Here is the latest example of a city from a developing country that is banning bikes along key corridors. Two questions come to mind:
(1) The article says the ban applies to “most thoroughfares.” What percentage of usually available cycling roadway space is “most”
(2) The “authorities” cite “security concerns as bicycles are often used to plant bombs.” This is a new one for me.
Knowing reliable measures of urban cycling speeds is helpful for:
-planning various types of facilities (e.g., turning radii),
-traffic flow estimations,
-better understanding the degree to which various users can comply with harmonious co-mingling,
-modelling exercises (e.g., accessibility metrics),
It is often thrown out there that speeds for cyclists who travel in urban areas hovers about 10 mph. What do we know of this? Any value, we would expect, would have wide variation. A compilation of a bunch of studies prior to 2000 suggested that free-flow bicycle speeds appears to be somewhere between 6.2 mph and 17.4; the majority of the observations were between 7.5 and 12.4
. Of course a lot of the variation is explained by which type of facility the data are from.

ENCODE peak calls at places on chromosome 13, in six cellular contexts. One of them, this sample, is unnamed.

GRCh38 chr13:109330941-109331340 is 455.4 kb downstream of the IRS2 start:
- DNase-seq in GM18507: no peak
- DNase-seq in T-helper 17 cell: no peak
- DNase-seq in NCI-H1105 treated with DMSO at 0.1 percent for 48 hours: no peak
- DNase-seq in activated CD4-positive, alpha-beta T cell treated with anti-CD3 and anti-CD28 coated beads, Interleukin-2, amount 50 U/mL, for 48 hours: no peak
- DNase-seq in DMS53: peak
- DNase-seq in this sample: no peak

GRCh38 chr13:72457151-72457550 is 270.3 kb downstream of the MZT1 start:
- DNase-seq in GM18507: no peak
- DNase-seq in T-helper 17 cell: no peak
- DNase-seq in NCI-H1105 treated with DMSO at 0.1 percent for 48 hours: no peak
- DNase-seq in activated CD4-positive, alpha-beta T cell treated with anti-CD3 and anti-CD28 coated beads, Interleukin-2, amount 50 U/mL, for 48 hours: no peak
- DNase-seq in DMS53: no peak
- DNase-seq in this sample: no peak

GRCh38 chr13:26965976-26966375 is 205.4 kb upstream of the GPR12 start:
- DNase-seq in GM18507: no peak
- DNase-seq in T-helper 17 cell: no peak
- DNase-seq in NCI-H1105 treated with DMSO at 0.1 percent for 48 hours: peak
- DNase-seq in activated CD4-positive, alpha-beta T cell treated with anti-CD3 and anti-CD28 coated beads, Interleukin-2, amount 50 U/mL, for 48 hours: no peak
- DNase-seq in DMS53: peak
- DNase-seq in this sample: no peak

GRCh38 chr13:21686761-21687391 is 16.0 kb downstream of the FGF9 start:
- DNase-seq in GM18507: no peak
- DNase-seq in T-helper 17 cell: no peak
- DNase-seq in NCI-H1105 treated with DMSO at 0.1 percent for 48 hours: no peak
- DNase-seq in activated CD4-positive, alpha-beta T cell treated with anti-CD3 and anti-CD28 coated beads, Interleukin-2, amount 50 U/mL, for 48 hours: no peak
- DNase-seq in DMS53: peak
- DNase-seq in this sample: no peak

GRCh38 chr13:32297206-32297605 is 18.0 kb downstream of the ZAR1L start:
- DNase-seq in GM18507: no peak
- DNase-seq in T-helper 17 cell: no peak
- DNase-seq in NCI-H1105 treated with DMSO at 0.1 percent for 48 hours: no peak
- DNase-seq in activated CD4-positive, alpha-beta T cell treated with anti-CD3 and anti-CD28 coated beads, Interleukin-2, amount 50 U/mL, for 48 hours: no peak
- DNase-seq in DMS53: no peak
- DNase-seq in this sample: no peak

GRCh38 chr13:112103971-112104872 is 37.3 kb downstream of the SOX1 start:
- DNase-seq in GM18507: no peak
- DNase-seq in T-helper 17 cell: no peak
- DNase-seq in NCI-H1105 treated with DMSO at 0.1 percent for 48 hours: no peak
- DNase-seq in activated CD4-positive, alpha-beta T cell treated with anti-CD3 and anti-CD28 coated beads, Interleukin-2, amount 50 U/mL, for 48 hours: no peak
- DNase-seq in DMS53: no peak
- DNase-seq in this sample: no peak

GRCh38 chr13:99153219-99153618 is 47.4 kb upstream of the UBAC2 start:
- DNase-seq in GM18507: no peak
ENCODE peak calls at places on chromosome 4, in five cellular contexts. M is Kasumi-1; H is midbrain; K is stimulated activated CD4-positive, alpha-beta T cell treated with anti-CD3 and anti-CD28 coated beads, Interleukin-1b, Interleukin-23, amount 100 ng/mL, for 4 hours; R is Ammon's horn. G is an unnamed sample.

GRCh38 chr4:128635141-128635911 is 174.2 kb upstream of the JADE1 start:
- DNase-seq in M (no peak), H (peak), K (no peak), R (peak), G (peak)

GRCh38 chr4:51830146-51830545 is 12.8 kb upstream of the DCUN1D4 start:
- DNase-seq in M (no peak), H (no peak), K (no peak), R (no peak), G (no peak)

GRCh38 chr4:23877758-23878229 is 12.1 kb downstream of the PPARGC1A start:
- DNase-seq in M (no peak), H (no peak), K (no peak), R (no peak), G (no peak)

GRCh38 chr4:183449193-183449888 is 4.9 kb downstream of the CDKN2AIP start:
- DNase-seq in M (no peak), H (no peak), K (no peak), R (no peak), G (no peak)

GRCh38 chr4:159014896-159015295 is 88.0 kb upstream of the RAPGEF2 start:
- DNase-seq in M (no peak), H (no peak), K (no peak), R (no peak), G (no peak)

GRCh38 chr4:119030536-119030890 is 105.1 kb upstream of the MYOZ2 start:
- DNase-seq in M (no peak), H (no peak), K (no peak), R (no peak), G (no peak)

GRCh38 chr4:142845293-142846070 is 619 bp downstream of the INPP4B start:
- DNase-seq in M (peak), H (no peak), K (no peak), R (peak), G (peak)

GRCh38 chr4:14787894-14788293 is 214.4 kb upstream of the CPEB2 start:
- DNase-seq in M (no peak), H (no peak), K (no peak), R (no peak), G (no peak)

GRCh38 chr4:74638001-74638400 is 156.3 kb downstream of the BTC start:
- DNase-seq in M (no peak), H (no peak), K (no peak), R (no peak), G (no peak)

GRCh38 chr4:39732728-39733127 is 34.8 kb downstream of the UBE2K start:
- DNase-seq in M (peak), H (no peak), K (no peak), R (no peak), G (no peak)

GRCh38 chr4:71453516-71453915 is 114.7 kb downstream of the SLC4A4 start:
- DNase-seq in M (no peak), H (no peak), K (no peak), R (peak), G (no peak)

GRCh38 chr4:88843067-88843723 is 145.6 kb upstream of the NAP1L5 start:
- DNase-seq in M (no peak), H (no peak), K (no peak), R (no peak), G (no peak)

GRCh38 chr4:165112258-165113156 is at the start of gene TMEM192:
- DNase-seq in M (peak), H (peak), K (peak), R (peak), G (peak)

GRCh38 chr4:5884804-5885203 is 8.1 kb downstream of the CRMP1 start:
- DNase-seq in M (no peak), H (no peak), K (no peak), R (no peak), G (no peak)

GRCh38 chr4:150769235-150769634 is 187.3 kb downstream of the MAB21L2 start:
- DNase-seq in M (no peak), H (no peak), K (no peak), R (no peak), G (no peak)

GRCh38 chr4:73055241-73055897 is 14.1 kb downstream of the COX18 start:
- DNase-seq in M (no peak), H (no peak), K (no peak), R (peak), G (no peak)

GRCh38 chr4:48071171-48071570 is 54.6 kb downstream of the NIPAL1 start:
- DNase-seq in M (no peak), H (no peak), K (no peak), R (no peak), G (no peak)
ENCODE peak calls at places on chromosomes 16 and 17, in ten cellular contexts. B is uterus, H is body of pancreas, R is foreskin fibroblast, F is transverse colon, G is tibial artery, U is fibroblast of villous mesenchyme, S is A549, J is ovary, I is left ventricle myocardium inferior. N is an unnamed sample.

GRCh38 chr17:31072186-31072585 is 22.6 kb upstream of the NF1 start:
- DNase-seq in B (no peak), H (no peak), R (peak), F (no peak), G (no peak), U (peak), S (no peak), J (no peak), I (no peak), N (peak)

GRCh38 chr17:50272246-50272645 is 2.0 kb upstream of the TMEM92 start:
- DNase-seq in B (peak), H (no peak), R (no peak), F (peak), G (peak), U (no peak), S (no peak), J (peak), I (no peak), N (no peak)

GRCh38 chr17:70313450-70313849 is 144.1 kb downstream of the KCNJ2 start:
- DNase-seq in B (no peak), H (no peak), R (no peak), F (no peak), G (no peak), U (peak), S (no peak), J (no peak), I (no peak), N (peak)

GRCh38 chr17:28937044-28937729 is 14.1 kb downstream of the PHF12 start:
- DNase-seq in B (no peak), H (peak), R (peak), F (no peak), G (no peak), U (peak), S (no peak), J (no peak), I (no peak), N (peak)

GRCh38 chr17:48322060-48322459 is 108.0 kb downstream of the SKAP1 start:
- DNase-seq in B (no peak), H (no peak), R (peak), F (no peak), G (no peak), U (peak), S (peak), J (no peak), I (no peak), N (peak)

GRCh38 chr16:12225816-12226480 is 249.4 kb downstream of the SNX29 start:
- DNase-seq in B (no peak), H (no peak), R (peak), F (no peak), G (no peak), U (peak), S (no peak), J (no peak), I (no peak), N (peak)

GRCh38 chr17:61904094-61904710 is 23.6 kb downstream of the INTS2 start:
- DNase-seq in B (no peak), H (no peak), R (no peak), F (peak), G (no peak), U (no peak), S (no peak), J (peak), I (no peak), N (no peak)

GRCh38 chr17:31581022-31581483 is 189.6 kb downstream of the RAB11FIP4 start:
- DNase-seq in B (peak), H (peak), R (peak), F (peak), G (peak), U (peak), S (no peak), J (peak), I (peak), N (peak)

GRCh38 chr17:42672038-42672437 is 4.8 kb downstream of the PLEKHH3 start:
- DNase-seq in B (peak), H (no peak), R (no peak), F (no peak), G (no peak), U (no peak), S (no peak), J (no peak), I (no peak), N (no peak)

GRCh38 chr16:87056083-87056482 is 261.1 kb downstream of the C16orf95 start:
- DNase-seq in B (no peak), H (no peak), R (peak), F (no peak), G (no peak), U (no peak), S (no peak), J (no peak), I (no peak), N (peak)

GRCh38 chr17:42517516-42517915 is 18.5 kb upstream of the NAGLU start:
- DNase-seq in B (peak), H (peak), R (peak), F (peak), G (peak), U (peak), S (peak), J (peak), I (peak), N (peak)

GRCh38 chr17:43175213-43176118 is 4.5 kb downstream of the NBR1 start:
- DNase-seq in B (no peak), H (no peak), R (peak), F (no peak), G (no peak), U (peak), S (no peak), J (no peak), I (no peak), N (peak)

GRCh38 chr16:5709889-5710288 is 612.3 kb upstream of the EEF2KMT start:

Some other or follow up work found values of 9.2 mph during a recreational event that included adults and children
, 13 mph along greenways in Indianapolis
and 15.4 mph along a separated path in Denver
Does this vary by city, time of day, or time of week? Hard to say. Studies using similar methods found average speeds in Toronto to be 9.3 versus 11. 6 in Ottawa
. The most interesting revelation is coming from some 11.6 million bicycle trips analyzed as part of the Lyon bikesharing system
. The average 2.49 km trip took 14.7 minutes—converting to 6.2 mph—much slower than the above values, probably owing to heavier bikes and more congested conditions. They observed some uptick in speeds during rush hour (people are more pressed for time). But here is the interesting nugget: wednesday morning speeds were systematically higher than other weekdays—a phenomenon the researchers suggest might be because of the higher proportion of (faster) masculine bikers, since a significant fraction of women stay home to care for children on Wednesdays.
It looks like 10 mph is a safe and reliable average.
Along greenways in Indianapolis: Lindsey, Greg and Nguyen Luu Bao Doan. 10 Questions about use of urban greenway trails. in Paper presented at Southern Illinois Transportation
Alternatives Conference, 2002.
Bike path in Denver: 8. Khan, Sarosh I. and Winai Raksuntorn. Characteristics of passing and meeting maneuvers on exclusive bicycle paths. Transportation Research Record. 1776,
2001: p. 220-228.
Cyclist speeds – see: Aultman-Hall, Lisa and Michael L. Hill, “Characterizing the Personal Attributes and Travel Behavior of Adult Commuter Cyclists”, Proceedings of the Institute of Transportation Engineers International Annual Meeting, Toronto, ON, August 1998.
Professor, Programs of Environmental Studies and Environmental Design, University of Colorado ; Visiting Professor, School of Management Sciences, Radboud University (the Netherlands)